Majority of deaths on groomed, intermediate runs
According to figures from 2016, your chances of being killed in a skiing accident are about one in a million. But with a few highly publicized deaths this winter, including a woman who was thrown to her death from a Colorado chairlift while riding with her two daughters, ski safety is back in the spotlight.
The chair at Granby Ranch carrying 40-year-old Kelly Huber and children unexpectedly lurched into a pole and the three of them fell about 25 feet onto hard packed snow. One of the daughters was medically evacuated by helicopter to a local hospital, but both girls are reportedly making a recovery.
Ski resorts have long publicized skiers’ responsibilities on the slopes. Now, Dr. Daniel Gregorie, founder and president of the San Francisco-based SnowSport Safety Foundation (SSF), along with the president of the California Ski Industry Association, have proposed a reciprocal responsibility code that lets skiers know what reasonable measures the resorts are committing to provide for the safety of their customers.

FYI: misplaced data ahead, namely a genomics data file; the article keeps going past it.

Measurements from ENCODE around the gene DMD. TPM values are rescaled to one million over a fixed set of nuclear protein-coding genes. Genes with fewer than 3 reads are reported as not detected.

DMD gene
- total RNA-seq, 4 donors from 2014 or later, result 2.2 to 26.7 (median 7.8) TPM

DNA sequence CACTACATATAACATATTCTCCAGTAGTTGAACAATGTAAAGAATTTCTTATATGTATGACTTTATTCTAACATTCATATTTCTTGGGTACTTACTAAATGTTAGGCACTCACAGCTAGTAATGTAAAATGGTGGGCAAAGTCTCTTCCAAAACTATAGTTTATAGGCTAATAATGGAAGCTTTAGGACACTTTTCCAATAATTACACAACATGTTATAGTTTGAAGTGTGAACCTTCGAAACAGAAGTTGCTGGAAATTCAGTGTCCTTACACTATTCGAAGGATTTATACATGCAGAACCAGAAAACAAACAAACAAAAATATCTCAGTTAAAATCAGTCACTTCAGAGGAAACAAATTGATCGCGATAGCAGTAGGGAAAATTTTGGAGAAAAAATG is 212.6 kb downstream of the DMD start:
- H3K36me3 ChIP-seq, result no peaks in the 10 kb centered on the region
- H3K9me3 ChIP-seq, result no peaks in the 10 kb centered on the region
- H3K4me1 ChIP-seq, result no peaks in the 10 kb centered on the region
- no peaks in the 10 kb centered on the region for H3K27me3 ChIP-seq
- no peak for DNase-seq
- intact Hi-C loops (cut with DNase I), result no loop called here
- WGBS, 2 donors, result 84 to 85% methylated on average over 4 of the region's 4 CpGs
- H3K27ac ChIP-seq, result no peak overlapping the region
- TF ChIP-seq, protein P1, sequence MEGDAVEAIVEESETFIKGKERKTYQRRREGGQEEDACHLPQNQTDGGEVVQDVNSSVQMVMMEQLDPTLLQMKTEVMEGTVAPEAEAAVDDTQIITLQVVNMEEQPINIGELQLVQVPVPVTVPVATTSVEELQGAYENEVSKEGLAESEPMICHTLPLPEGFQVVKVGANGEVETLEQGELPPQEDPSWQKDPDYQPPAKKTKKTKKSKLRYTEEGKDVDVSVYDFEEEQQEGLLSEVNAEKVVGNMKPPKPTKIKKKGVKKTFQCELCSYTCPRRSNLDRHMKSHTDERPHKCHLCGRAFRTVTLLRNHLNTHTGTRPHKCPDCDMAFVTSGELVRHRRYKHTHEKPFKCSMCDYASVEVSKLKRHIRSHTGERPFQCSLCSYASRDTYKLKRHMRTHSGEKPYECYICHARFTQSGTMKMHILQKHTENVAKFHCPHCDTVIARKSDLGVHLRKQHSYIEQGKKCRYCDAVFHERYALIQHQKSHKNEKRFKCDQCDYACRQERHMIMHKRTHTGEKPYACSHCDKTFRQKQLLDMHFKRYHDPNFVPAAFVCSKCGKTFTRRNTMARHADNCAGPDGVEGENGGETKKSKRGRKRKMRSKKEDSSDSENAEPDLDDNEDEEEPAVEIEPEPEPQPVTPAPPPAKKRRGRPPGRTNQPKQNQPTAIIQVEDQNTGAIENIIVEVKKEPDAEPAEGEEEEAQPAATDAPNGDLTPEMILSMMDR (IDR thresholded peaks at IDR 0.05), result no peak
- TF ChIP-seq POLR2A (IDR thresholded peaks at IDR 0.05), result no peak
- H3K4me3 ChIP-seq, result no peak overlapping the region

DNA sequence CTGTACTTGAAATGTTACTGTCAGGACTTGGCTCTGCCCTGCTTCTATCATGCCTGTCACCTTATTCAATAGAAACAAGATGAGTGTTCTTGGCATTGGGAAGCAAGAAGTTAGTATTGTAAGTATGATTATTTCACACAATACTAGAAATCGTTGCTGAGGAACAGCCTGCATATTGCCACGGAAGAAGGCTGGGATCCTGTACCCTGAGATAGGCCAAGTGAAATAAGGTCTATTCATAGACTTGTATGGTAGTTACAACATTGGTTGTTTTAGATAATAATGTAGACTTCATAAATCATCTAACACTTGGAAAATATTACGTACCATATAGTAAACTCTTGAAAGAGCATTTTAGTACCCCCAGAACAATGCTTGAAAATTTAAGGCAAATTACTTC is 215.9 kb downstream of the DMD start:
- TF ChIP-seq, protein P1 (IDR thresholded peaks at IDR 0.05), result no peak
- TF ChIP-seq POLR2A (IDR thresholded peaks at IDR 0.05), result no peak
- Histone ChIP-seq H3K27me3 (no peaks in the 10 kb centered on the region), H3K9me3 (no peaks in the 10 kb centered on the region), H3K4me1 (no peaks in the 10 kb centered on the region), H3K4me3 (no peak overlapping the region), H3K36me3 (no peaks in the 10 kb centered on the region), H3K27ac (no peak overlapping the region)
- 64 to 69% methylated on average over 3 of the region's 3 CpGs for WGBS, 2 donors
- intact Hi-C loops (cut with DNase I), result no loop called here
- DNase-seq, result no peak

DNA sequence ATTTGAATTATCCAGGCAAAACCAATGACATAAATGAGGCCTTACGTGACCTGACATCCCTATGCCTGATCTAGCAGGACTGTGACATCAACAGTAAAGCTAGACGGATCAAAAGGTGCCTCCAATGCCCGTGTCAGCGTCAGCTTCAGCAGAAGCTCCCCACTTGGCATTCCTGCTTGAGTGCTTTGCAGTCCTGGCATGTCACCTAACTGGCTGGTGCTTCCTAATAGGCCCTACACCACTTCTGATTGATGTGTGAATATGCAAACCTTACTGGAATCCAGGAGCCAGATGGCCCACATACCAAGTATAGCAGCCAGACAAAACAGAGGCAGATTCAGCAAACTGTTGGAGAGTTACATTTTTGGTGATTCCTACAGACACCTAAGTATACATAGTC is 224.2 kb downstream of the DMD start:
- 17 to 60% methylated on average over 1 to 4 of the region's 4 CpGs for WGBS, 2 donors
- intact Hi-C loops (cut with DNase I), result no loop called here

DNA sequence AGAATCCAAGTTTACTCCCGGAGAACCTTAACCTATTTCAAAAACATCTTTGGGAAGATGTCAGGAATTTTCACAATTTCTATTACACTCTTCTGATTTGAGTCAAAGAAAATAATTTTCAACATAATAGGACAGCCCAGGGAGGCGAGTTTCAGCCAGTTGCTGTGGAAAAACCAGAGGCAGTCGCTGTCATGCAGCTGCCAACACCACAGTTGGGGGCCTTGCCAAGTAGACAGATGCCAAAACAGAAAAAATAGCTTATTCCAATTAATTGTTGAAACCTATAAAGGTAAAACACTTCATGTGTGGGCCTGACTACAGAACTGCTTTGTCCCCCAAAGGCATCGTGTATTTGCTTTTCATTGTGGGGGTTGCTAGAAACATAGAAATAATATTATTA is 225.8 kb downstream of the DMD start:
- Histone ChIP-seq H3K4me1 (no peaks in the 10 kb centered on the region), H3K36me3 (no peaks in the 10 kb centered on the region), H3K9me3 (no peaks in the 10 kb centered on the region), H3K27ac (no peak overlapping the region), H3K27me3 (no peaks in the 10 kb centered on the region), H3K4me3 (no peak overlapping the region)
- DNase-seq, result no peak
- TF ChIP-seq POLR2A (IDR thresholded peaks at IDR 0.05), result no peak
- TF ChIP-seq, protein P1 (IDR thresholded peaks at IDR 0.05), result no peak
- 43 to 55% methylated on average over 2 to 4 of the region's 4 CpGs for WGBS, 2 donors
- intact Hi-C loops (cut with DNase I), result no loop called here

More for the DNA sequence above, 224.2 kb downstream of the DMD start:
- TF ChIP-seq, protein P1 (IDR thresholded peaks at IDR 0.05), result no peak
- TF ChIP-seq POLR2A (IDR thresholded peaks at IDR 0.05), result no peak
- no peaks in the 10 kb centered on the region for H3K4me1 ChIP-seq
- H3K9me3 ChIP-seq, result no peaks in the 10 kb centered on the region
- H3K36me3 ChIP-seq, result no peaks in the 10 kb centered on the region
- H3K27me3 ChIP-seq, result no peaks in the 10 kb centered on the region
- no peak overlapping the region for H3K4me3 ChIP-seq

“During one hour on the slopes and trails of California ski areas there is five times or greater risk of death than during one hour behind the wheel of an automobile and 15 times or greater risk of injury.” Gregorie said.
Chairlift deaths are very rare. According to the National Ski Areas Association, since 1973 (when NSAA began tracking skier visits and retaining related statistics), there have been 13 deaths attributed to ski lift malfunctions and falls, in a span of 14.68 billion lift rides to skiers and snowboarders.
The chances of your being injured on the slopes, however, are much greater. Here are some figures on ski injuries compiled by Unofficial Networks:
* Researchers estimate that about 600,000 people nationally are injured each year as a result of skiing and snowboarding.
* Last season, 54 skiers and snowboarders died at ski areas within the U.S., which saw a total of 51 million ski visits, according to the National Ski Areas Association.
* The majority of deaths happened on groomed, intermediate runs, while 31 percent were on expert slopes.
* The typical skier death in CO is a 37-year-old experienced male skier wearing a helmet who loses control on an intermediate, groomed run and hits a tree.
* The increase in the number of people who wear helmets hasn’t resulted in fewer fatalities. Helmets are designed to protect riders at about 12 mph, while a skier or snowboarder who collides with a tree or another rider is typically going 25 to 40 mph.
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